A/N: Happy birthday to me; here's a self-indulgent fic as I try to get back into the Naruto fandom! As you (probably, hopefully) noticed in the summary, this fic is written as a self-insert kind of deal. How much of this character is me..? I'll leave you wondering. They're a little strange. This story is gonna be so full of improbabilities, I won't even lie, I'm writing this because I want to XD
Also, I stopped following canon Naruto even peripherally, like...before all that reincarnation nonsense. And especially the aliens. I also know NOTHING about Boruto, and as such disregard it. All I know is fanfic and wiki. As such, this story is AU, but in what way is still up in the air.
Also, also, the story title comes from the Korn song, because the music video makes me grin like a lunatic, and the lyrics are surprisingly on-point for the story.
Hold On (be strong)
It's hard to be truly calm in the face of inevitable death. I was a little surprised, actually, considering the sheer accepting apathy I was so sure I could maintain.
The mind and body aren't always united, after all. However much some will try to disprove it, we're all animals at our basest level. Some of us more so than others. Very few of us are treated to the conditions that make our minds override our instincts, and I… Was not one of those exceptions. And I was glad of it—I trusted my instincts, for the most part, no matter how much some of them had bothered my family.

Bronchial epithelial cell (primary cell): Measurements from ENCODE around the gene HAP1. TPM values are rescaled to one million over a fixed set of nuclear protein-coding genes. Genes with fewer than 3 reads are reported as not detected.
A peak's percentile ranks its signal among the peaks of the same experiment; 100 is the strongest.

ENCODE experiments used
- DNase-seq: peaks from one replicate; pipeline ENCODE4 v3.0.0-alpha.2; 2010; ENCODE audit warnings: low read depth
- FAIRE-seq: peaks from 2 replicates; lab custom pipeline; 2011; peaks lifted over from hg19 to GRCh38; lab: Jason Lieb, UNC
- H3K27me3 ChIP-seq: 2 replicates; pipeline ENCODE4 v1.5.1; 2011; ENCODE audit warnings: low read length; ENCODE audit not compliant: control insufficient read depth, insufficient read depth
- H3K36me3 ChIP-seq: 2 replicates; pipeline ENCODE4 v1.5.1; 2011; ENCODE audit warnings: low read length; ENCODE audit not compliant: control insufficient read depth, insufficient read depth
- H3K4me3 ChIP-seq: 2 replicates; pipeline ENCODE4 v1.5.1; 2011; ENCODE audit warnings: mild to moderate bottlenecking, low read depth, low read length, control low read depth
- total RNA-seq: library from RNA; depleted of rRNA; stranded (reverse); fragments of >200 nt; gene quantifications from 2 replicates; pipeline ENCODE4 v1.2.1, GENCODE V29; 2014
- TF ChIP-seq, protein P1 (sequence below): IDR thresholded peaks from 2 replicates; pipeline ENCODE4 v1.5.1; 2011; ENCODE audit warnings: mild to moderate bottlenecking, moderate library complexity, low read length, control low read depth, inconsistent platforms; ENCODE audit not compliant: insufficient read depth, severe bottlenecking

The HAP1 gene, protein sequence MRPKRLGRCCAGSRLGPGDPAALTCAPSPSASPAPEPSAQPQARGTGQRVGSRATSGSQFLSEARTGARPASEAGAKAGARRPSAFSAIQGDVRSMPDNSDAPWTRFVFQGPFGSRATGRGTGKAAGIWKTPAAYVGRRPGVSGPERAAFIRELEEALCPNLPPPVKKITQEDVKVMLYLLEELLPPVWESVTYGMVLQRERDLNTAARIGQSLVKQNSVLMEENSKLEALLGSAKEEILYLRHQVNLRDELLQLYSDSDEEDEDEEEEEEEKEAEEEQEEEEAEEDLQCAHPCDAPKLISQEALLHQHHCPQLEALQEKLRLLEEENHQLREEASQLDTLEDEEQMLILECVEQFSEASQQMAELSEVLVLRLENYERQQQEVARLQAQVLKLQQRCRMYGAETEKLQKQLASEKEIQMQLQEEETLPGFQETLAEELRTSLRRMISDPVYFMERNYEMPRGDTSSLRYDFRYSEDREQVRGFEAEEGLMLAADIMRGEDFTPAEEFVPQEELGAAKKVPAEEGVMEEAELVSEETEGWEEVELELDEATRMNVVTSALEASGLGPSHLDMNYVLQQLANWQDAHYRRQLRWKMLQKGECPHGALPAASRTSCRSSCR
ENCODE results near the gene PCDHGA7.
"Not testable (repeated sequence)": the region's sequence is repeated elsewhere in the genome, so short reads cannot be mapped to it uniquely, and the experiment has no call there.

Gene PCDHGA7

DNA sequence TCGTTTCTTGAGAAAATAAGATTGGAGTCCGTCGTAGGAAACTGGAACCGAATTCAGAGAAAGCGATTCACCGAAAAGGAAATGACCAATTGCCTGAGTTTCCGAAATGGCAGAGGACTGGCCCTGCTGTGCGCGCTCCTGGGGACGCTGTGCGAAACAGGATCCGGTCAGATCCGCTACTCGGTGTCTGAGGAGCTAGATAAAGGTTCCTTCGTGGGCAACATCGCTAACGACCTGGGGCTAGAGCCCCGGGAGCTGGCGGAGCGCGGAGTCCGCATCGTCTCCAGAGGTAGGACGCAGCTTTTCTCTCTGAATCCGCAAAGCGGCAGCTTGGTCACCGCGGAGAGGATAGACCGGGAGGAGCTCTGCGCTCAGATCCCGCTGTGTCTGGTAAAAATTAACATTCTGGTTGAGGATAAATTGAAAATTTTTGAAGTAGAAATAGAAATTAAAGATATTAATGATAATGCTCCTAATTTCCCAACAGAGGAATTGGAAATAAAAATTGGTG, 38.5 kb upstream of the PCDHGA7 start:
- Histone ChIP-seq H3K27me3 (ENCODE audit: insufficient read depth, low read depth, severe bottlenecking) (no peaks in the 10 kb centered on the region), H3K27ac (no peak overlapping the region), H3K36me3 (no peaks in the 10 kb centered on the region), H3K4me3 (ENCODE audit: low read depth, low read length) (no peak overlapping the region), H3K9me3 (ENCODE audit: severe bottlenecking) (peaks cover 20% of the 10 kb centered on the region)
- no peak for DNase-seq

(It wouldn't bother them anymore.)
Which meant that I shook. My heart thundered so hard my chest hurt; my breath came in short, panicked gasps. I didn't run, though, because there was no place to run. I was trapped. And I didn't fear death, but I was an animal. My ancestors had only survived because of such instincts as fear, fear in the face of fire and smoke and the things that hid in the dark. So the crackle of fire out of control made my blood surge with adrenaline, made my head ache with pressure. The smoke was thick and bitter in my throat, and there were no sirens outside –no help on the way– and I was going to die and it was all so fucking pointless.
The smoke grew thicker, the room darker, and the only light was the flickering orange glow from the crack under the door, and I made myself get off the floor, because it was too late for staying low to do any good. Too late. I would rather the smoke take me before the fire could. The bundle of fur and limp-limbs in my lap hadn't moved in minutes, tried to slip from my arms –deadweight– when I stood to crawl onto my bed. Up here, it was hard to breathe without coughing, or choking, but it was either this or burning, and I didn't want to give into the indignity of screaming from the pain of fire eating away at my skin.
So I breathed in the bitter smoke, deep, and my lungs burned like my eyes, and my hands dug (gently) into the long fur of the cooling body on my lap as I listened to the overwhelmingly loud roar of fire devouring the house around me. The snap and crash of some other part collapsing. And I waited, dizzier by the second. I waited for the darkness creeping in the corners to finally take me and—